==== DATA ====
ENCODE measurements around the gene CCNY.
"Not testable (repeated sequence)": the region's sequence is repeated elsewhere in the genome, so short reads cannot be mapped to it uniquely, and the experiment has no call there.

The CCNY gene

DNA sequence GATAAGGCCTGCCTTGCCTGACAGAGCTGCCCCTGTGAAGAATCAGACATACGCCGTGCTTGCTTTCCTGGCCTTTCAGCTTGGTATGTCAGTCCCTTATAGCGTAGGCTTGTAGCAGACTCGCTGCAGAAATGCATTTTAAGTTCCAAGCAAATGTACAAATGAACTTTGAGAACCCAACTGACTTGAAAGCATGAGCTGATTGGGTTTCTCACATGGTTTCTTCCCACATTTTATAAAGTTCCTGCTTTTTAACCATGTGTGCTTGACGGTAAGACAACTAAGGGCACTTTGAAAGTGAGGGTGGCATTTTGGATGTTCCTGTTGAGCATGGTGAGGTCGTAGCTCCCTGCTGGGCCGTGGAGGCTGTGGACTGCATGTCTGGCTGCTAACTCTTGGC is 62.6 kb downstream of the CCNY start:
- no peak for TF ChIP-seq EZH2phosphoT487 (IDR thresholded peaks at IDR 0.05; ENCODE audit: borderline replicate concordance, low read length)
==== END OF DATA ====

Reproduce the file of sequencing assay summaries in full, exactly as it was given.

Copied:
ENCODE measurements around the gene CCNY.
"Not testable (repeated sequence)": the region's sequence is repeated elsewhere in the genome, so short reads cannot be mapped to it uniquely, and the experiment has no call there.

The CCNY gene

DNA sequence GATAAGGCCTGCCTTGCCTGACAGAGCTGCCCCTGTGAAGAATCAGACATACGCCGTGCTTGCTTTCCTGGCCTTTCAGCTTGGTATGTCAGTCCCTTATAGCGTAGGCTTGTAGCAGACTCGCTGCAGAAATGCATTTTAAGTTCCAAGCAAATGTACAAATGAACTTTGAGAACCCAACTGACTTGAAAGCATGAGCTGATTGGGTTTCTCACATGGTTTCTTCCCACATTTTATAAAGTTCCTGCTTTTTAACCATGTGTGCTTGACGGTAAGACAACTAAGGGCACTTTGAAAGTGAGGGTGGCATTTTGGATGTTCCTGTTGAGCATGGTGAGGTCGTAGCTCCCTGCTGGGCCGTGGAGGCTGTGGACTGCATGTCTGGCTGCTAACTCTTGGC is 62.6 kb downstream of the CCNY start:
- no peak for TF ChIP-seq EZH2phosphoT487 (IDR thresholded peaks at IDR 0.05; ENCODE audit: borderline replicate concordance, low read length)